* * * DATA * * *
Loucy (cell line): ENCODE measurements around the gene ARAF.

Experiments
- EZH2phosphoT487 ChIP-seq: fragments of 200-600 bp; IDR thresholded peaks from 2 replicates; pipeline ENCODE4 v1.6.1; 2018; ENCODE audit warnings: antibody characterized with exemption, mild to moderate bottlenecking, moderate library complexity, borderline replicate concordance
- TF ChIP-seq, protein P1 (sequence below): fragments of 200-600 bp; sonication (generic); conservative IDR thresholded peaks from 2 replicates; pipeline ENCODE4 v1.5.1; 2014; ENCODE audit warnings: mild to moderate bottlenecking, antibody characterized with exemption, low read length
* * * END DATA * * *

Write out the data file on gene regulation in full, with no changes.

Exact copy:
Loucy (cell line): ENCODE measurements around the gene ARAF.

Experiments
- EZH2phosphoT487 ChIP-seq: fragments of 200-600 bp; IDR thresholded peaks from 2 replicates; pipeline ENCODE4 v1.6.1; 2018; ENCODE audit warnings: antibody characterized with exemption, mild to moderate bottlenecking, moderate library complexity, borderline replicate concordance
- TF ChIP-seq, protein P1 (sequence below): fragments of 200-600 bp; sonication (generic); conservative IDR thresholded peaks from 2 replicates; pipeline ENCODE4 v1.5.1; 2014; ENCODE audit warnings: mild to moderate bottlenecking, antibody characterized with exemption, low read length